By Rob Stein
Washington Post Staff Writer
Friday, August 11, 2006
Many easily obtained liquid chemicals can be used to produce an explosive capable of causing a devastating fire or blast aboard an airplane, experts said yesterday.
While hesitant to provide a specific recipe that would aid terrorists, several experts said it would not be difficult to obtain a liquid explosive or chemical mixture that could be smuggled in.
"From available commercial material, and with the right basic knowledge, it doesn't take too much expertise," said Tal Hanan, a security expert at Demoman International Ltd. in Israel. "Any second-year chemical engineering student, probably with the right guidance and some handbook they pull off the Internet, could probably compose such an explosive."
Nitroglycerin may be the best-known liquid explosive. Though terrorists tested the explosive in the mid-1990s as part of a plot to bomb 11 airliners over the Pacific, several experts said it is relatively hard to get and very difficult to handle.
"If it freezes, it detonates. If it falls just two or three feet, it will detonate. It's so sensitive that it's not practical," Hanan said.
One of the explosives most commonly used by Middle East terrorists is triacetone triperoxide, or TATP, a highly potent explosive used by would-be "shoe bomber" Richard Reid. Usually found in the form of a crystalline powder, experts said TATP could be dissolved into a liquid that could be carried aboard a plane.
"Some terrorists have actually held TATP in water in order to reduce its sensitivity," Hanan said.
But terrorists could simply carry aboard a plane the two chemicals used to make TATP.
When the chemicals are mixed together, "chances are it will instantaneously and violently react," said Neal Langerman, a chemical industry consultant who acts as a spokesman for the American Chemical Society. "If it didn't, you can stick in a detonator, hook it up to the battery in your iPod, and you're dead."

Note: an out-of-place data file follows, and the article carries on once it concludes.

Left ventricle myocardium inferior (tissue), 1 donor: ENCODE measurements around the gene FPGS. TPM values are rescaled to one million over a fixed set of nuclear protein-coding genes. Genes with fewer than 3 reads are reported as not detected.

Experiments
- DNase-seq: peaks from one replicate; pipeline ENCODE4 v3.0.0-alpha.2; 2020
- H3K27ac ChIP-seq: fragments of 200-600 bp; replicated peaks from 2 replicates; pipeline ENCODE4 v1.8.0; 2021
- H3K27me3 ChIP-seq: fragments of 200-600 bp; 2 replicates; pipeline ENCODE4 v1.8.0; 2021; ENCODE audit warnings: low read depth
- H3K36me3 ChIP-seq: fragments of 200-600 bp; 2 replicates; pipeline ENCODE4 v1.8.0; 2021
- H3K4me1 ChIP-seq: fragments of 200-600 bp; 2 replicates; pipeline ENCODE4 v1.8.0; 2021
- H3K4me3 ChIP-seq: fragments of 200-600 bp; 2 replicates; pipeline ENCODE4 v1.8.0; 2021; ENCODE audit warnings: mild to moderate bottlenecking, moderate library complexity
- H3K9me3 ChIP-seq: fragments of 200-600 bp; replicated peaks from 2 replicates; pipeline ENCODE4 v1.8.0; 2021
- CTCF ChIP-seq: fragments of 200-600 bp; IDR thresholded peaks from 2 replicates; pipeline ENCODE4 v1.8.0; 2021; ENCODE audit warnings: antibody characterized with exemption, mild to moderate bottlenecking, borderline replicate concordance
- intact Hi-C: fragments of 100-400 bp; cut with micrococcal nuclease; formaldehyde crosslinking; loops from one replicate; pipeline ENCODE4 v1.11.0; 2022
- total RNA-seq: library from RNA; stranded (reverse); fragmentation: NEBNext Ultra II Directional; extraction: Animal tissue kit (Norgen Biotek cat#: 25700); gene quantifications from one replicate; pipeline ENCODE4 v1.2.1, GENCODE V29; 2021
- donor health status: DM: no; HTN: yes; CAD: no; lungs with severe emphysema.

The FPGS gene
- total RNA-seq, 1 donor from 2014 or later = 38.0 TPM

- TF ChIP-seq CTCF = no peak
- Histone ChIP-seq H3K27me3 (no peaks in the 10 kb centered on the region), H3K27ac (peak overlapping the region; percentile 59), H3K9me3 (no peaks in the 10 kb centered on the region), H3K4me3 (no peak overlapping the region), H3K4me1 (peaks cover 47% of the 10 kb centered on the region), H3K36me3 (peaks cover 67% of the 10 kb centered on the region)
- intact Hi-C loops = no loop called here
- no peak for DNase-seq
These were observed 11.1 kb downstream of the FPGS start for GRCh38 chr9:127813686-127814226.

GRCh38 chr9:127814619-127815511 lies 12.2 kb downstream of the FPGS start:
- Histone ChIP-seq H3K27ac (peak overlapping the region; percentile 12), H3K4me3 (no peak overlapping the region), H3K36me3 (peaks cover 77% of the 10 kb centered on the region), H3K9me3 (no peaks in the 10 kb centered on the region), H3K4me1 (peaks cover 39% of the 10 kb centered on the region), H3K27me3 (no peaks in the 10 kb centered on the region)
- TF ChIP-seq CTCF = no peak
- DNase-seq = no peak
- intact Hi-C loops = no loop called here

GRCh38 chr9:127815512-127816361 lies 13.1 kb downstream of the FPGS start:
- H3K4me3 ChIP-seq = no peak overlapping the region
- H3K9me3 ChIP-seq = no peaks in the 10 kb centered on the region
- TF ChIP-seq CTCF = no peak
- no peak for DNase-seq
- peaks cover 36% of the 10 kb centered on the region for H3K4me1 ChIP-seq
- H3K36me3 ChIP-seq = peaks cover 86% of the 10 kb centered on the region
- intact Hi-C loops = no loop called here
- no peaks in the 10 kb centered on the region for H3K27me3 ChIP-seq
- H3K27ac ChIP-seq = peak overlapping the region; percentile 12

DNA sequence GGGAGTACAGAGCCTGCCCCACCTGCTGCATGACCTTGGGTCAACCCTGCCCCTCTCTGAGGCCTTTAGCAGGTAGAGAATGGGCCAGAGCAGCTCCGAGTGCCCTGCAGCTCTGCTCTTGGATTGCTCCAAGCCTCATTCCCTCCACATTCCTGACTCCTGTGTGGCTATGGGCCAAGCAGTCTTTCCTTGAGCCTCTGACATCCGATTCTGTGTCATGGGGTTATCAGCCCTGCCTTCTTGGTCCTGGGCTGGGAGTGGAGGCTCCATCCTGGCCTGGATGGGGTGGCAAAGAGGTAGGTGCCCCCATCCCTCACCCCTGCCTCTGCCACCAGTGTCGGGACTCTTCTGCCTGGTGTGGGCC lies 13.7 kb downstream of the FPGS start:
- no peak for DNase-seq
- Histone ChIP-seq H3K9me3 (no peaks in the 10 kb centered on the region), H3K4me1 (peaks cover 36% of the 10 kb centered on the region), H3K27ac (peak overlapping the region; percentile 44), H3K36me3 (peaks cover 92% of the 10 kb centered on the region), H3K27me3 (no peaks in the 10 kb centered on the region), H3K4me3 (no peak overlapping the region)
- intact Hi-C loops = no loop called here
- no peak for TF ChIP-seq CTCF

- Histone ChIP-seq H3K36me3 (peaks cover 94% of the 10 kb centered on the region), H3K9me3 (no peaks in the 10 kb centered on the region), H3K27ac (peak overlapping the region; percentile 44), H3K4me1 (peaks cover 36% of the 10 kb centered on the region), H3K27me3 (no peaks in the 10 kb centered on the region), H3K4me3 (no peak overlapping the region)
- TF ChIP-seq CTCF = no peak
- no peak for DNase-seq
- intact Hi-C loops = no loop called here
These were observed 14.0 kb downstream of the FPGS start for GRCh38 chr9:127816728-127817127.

Even if the chemicals fail to create an explosion, a major fire will probably be sufficient, Langerman said.
"Fire aboard an aircraft is a very bad thing," Langerman said. "If you create a hot, energetic fire, the aircraft is in very big trouble."
Many other substances could potentially be used to create a fire or an explosion, such as oxidizers used to clean pools or a combination of ammonium nitrate and diesel fuel.
"When you bring them together, you have the most common commercial explosive," said Jimmie C. Oxley, an explosives expert at the University of Rhode Island.
Whatever might be attempted, current airport security measures would easily miss such substances.
"They don't have the ability to detect liquid explosives generally," said Alfred Blumstein of Carnegie Mellon University in Pittsburgh.
In 2003, the Department of Homeland Security shifted $61 million of its $110 million research budget to meet operational needs, such as to pay for passenger screeners, delaying the development of a device for detecting liquid explosives and other things, the Government Accountability Office reported in February 2005.
Members of Congress also say that the department's focus on improving nuclear detection technology has disrupted efforts to integrate government-wide research on a range of biological, chemical and explosives threats.
Deputy Secretary Michael P. Jackson acknowledged that DHS research budgets have "fluctuated over the years" and that refocusing research priorities on short- and medium-term projects is "among our core priorities." But, he added, developing "detection tools of all types" for explosives of all types is a top goal.
"We are doing some testing of machines that test liquids," Jackson said. "There's nothing that's currently suitable for mass deployment, but there are some promising technologies that we're looking at."
Staff writers Spencer S. Hsu, Karen DeYoung and Dan Eggen contributed to this report.